Bitter fruit

Bitter fruit

Daphne Caruana Galizia (photo by: Pippa Zammit Cutajar)

Written by: Matthew Caruana Galizia

There are a number of things that my brothers and I no longer have patience for after our mother, the journalist Daphne Caruana Galizia, was assassinated in a car bomb attack in Malta on October 16, 2017.

The first is small talk and the second is what I call ‘conversations that get you nowhere’.

The person I least expected to have both of these with is the president of an actual country. This is why my answer to all of the Serbian journalists and activists who’ve asked me what happened before and during the platform I shared with him in Davos a month ago is this: it was an opportunity that Aleksandar Vučić chose to waste. We’re going to force a proper conversation here instead.

Up until a few years ago, people of my generation in Malta knew nothing but peace and relative tranquility. We were too young even to fight for EU membership. My clearest memory from 2003, the year Malta narrowly voted to join the EU, is returning home from a friend’s house the morning after the referendum to find my mother waiting in front of the door of our family home, something she had never done. Her face was green, sick with the worry that the ‘Yes’ campaign had lost and that her children would be locked out of Europe for good.

The people of the Balkans fought and died for democracy and for basic freedoms, whereas ours ended up landing in our laps thanks to luck, circumstance and the efforts of our parents.

Malta’s first ever NGO dedicated to investigative journalism was launched as a response to the major corruption scandals under our current prime minister, Joseph Muscat. In comparison, investigative journalists in the Balkans practically invented the field and today you have the highest concentration of brilliant journalists in the world (no thanks to your governments).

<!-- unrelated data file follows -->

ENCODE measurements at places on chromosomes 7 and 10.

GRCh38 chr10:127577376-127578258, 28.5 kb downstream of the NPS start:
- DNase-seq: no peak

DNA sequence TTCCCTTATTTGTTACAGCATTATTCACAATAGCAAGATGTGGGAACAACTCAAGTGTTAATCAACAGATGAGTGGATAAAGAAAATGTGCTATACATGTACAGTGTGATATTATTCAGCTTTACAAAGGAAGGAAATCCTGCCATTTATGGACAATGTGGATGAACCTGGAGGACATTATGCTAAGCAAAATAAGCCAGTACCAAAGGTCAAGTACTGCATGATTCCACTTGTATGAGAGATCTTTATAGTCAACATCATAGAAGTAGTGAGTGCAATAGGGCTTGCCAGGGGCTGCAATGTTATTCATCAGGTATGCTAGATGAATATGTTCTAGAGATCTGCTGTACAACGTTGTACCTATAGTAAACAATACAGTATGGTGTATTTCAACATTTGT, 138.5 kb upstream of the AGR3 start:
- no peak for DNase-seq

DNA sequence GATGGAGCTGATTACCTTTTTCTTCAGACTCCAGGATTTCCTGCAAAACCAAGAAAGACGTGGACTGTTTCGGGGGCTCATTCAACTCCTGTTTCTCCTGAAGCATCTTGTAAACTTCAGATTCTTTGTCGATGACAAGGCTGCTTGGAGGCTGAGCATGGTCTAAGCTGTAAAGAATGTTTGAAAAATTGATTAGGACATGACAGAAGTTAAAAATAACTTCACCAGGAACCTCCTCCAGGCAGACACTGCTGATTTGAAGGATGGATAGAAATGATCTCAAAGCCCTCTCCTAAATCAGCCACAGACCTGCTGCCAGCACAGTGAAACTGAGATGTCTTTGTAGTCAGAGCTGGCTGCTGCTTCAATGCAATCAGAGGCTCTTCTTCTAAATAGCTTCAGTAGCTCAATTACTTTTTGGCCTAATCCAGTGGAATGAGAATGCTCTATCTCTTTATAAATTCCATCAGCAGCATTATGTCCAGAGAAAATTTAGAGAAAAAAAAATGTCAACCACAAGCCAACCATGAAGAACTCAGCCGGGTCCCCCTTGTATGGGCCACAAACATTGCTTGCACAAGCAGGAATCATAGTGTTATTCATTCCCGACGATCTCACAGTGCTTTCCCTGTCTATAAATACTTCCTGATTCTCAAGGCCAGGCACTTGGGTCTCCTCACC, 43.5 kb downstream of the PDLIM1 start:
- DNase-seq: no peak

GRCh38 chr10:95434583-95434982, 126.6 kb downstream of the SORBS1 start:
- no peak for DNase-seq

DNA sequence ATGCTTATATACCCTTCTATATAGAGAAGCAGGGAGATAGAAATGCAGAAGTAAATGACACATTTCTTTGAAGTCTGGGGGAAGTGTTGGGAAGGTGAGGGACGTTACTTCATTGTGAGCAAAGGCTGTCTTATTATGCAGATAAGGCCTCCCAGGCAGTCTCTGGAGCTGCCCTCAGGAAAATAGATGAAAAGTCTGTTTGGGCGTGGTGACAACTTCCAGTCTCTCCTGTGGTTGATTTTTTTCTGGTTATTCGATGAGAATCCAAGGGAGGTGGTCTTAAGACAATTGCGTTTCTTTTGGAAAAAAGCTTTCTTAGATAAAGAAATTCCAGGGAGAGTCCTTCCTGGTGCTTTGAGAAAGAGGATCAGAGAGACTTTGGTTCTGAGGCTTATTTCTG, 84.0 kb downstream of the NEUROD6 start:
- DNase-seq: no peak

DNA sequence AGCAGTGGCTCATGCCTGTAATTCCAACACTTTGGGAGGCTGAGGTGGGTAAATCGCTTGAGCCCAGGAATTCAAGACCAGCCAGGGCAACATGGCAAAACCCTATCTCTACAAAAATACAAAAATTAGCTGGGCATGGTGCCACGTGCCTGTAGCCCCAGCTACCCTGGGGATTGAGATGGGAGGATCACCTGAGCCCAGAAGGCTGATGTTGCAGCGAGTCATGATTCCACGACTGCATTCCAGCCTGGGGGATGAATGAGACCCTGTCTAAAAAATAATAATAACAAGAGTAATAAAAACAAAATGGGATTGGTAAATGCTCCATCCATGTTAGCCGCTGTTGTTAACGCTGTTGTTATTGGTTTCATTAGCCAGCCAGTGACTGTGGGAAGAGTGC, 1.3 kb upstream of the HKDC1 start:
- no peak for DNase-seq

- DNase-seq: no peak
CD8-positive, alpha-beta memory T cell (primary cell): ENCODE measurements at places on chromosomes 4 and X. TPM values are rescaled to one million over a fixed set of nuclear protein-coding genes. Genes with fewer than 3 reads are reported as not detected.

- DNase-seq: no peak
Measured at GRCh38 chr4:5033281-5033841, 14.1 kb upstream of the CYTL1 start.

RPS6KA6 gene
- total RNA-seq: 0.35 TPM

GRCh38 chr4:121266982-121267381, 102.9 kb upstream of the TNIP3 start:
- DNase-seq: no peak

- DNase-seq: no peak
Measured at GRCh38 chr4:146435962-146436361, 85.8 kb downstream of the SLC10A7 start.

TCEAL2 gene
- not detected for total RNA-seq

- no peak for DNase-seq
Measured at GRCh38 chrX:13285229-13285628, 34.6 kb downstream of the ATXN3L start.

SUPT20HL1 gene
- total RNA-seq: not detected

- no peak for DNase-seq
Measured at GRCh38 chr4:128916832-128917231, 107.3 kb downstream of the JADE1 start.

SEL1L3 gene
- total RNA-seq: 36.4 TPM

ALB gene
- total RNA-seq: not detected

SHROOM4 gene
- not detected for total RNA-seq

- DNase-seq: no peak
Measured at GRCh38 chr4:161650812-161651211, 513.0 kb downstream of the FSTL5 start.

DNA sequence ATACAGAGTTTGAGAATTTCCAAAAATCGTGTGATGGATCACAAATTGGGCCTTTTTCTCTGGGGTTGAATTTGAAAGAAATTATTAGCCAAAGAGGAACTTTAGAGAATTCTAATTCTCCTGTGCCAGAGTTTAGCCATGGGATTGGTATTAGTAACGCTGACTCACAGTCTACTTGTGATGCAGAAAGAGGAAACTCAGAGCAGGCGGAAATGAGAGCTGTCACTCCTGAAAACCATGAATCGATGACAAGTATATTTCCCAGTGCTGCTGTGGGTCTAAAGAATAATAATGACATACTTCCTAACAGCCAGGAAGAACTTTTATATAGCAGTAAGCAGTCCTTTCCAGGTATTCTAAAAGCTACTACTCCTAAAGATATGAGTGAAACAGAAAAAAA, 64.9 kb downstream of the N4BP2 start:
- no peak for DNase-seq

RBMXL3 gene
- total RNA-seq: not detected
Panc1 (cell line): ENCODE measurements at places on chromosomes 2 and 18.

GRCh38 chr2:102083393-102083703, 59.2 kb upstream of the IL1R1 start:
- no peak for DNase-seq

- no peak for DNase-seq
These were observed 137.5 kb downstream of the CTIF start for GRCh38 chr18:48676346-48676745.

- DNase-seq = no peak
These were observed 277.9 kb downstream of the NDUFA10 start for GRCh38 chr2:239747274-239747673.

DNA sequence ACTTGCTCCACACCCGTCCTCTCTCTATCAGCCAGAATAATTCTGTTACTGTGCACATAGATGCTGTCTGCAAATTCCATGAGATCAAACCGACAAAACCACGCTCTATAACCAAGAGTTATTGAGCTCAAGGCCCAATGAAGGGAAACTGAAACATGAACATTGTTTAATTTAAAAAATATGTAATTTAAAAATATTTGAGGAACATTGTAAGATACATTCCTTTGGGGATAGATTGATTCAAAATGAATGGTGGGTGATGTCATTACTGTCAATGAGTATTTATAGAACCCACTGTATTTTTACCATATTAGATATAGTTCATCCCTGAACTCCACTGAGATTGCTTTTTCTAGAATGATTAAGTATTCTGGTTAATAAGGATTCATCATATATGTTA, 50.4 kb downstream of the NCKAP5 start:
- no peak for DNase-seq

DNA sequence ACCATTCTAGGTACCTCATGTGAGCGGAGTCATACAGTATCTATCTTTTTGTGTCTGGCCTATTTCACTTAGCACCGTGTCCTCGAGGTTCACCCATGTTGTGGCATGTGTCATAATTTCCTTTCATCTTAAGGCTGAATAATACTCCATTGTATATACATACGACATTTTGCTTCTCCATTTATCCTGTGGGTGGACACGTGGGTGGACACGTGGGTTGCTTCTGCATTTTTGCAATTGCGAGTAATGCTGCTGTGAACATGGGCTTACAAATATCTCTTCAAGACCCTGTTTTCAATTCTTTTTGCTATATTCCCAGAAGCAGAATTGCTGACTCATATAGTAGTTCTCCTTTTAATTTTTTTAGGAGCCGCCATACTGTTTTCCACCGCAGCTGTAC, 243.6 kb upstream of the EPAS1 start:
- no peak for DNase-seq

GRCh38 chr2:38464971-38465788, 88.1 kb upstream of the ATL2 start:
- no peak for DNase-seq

Our newest activists are fighting hard against a state that is doing everything it can to crush even the basic right to protest. Unlike you, we’re still learning to fight. You don’t need anyone to teach you how to do it. But I can offer a warning, as a voice from a bleak future that will be yours if you stop fighting, stall, or put false hope in membership of the European Union.

My personal experience with Malta, the island where I was born and the country that my mother died for, is that no country should rush into the Union before it’s ready. It’s tempting to push for membership as a quick fix for a country’s political problems, but as the assassination of my mother and the mind-bending corruption that enabled it shows, these problems can grow. European Union membership has increased the prize of corruption but none of the checks to hold it back.

The government of Malta continues to either ignore, cover up, or frame the assassination of my mother as an aberration, as though she were run over by a bus and not executed in broad daylight in front of our family home, using half a kilo of TNT packed into a complex, remotely controlled device under the seat of her car, as she drove to the bank to try and gain access to her accounts, which had been frozen by the Economy Minister.

Her assassination is the result of a sudden, deliberate destruction of the rule of law in Malta that began following the election of Joseph Muscat in 2013, first as a way of enabling corruption, then as a way of enabling impunity for corruption once exposed by my mother, then as a way of enabling impunity for her assassination.